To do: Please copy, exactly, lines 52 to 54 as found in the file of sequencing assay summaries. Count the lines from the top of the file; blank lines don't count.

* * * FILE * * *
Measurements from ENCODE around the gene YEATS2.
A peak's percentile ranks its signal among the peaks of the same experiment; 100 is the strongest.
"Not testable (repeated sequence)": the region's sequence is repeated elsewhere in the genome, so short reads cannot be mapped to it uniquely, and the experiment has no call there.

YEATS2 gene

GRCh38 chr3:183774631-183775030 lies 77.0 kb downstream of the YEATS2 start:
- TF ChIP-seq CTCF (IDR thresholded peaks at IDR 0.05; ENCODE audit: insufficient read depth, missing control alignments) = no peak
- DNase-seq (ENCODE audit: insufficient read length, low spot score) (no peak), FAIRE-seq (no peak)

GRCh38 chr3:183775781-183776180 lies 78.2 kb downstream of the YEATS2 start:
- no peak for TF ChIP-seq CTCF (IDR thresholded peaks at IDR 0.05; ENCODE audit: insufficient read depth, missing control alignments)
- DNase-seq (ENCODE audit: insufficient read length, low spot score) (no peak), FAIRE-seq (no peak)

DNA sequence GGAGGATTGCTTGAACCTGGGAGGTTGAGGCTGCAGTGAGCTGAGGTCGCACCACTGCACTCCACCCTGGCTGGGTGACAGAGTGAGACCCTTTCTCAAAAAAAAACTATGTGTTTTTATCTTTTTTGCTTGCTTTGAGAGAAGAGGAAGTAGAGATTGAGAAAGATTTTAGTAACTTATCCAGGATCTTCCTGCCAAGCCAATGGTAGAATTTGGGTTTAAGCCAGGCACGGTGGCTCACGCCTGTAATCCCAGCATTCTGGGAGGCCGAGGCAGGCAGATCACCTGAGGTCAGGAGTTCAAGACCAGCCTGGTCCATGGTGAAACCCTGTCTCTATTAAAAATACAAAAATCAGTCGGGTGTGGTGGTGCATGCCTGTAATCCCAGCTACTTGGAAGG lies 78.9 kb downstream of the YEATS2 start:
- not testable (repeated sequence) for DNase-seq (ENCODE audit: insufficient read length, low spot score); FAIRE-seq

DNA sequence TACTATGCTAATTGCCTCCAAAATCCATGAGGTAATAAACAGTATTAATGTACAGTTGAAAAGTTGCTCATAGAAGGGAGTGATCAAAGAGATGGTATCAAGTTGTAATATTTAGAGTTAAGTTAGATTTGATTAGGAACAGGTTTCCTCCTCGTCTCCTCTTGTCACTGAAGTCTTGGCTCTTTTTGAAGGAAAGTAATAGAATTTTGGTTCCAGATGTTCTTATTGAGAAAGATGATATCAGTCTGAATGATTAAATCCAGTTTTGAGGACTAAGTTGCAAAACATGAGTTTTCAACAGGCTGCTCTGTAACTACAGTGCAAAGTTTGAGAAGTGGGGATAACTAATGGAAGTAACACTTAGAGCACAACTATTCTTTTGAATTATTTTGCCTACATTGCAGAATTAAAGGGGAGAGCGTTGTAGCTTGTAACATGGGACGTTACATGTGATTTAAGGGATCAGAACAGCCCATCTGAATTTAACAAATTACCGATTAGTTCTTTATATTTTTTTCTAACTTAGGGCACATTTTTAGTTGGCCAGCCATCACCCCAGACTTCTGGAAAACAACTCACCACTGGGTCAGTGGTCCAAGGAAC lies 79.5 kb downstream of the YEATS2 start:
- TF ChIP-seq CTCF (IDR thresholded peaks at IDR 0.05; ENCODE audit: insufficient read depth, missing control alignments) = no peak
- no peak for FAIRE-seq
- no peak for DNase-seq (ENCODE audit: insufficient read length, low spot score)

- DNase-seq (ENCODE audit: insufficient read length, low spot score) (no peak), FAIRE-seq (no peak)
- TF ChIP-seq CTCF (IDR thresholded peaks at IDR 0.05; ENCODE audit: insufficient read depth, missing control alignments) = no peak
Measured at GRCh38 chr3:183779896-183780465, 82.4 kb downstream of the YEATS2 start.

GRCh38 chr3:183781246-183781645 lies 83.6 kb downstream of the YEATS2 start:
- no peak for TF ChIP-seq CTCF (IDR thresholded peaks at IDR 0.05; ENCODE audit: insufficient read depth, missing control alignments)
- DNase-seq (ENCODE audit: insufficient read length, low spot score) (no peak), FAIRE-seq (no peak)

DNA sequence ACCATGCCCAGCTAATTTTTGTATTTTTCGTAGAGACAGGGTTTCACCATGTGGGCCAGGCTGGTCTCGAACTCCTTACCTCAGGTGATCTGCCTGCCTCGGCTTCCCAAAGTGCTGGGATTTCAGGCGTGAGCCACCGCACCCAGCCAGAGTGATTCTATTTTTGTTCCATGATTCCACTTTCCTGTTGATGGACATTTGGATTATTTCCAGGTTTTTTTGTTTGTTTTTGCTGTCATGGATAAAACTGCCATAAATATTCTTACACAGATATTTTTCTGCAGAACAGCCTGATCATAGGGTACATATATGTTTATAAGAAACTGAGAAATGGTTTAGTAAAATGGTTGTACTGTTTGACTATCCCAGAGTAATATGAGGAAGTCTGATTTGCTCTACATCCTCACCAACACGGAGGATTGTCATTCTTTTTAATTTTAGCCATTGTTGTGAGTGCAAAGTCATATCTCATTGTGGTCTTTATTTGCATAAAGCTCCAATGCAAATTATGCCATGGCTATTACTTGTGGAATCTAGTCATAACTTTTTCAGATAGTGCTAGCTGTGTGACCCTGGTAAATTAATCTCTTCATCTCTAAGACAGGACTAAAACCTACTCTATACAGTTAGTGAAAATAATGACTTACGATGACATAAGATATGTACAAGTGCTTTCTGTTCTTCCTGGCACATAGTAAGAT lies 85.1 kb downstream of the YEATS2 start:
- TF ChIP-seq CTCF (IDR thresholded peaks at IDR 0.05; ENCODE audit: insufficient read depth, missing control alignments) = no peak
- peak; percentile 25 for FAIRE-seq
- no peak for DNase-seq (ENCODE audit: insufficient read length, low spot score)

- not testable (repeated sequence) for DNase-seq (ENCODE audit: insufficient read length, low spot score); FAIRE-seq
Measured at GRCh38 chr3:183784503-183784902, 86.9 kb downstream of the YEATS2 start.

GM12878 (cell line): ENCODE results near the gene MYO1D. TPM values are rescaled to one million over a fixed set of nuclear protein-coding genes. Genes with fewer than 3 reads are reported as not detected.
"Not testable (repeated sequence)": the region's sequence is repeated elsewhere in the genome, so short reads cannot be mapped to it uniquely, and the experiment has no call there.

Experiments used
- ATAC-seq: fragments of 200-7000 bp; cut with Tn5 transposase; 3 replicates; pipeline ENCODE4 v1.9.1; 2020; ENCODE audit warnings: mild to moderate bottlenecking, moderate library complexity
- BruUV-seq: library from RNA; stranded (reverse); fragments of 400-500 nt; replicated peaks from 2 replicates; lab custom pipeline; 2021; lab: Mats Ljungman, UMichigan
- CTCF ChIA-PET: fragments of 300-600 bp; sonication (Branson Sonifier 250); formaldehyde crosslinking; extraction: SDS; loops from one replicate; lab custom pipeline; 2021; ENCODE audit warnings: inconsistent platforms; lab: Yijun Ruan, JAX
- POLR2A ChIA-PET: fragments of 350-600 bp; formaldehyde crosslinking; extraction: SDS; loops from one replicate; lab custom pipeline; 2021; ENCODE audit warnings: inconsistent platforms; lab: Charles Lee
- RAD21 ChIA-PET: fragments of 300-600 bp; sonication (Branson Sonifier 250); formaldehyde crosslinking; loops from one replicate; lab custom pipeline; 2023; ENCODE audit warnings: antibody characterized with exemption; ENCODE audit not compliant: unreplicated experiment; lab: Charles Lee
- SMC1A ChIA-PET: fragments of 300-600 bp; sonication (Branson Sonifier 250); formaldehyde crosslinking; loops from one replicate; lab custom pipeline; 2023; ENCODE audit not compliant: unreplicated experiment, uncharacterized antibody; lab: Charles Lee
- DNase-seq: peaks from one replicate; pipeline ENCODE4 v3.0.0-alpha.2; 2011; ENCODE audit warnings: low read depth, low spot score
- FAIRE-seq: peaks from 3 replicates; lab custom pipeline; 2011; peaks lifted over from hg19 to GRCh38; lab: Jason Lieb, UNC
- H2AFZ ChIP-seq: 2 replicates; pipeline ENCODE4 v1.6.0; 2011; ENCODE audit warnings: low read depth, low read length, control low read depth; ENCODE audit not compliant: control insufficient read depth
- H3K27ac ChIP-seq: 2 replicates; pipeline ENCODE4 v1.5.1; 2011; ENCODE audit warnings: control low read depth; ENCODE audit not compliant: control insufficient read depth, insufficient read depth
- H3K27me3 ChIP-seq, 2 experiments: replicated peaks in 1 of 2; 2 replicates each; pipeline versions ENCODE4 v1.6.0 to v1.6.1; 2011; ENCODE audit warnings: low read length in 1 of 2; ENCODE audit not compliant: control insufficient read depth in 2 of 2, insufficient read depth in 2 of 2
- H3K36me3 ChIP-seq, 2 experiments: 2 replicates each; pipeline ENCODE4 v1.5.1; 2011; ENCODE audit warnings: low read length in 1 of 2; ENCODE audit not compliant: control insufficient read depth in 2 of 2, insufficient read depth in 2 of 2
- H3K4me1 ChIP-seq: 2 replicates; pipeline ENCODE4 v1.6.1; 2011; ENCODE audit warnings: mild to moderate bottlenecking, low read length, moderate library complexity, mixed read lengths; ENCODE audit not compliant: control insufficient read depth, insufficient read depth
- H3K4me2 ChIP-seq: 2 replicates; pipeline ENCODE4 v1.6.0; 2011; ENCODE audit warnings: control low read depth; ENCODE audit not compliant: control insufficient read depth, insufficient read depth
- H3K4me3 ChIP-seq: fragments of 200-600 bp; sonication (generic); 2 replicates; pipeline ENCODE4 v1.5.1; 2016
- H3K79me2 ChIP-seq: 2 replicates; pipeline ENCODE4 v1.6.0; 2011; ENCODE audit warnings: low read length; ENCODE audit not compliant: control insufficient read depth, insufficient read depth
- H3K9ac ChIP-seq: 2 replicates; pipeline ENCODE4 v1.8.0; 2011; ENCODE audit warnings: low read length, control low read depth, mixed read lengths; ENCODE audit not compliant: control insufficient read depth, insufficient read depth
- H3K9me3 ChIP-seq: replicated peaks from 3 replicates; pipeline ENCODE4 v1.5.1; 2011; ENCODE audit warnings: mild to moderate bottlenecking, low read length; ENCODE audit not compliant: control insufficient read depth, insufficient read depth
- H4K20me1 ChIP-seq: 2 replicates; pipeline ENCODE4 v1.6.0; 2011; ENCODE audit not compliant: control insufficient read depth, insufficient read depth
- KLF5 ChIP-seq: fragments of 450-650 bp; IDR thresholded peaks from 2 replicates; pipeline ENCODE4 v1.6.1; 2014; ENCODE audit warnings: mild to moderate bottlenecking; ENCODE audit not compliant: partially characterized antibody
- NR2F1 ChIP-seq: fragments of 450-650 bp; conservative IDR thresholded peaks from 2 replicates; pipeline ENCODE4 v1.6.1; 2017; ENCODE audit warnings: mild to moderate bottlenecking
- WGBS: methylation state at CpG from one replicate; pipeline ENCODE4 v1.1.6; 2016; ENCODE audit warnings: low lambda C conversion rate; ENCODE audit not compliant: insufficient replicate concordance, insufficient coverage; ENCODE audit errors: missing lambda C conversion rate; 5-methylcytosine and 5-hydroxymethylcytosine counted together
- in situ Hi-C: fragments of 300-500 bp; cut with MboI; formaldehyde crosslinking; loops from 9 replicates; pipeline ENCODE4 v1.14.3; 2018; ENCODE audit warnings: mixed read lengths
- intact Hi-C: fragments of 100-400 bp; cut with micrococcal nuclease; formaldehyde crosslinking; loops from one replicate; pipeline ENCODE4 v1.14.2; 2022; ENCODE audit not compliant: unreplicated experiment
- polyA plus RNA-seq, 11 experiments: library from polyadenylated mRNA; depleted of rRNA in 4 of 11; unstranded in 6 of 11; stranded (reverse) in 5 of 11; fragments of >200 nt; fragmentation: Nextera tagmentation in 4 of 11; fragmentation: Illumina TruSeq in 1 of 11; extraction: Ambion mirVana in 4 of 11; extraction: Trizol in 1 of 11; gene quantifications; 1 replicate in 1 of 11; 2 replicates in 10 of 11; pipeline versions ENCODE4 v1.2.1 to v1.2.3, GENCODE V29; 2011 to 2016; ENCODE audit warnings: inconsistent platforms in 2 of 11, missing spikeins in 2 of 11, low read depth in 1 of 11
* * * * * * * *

- NR2F1 ChIP-seq: fragments of 450-650 bp; conservative IDR thresholded peaks from 2 replicates; pipeline ENCODE4 v1.6.1; 2017; ENCODE audit warnings: mild to moderate bottlenecking
- WGBS: methylation state at CpG from one replicate; pipeline ENCODE4 v1.1.6; 2016; ENCODE audit warnings: low lambda C conversion rate; ENCODE audit not compliant: insufficient replicate concordance, insufficient coverage; ENCODE audit errors: missing lambda C conversion rate; 5-methylcytosine and 5-hydroxymethylcytosine counted together
- in situ Hi-C: fragments of 300-500 bp; cut with MboI; formaldehyde crosslinking; loops from 9 replicates; pipeline ENCODE4 v1.14.3; 2018; ENCODE audit warnings: mixed read lengths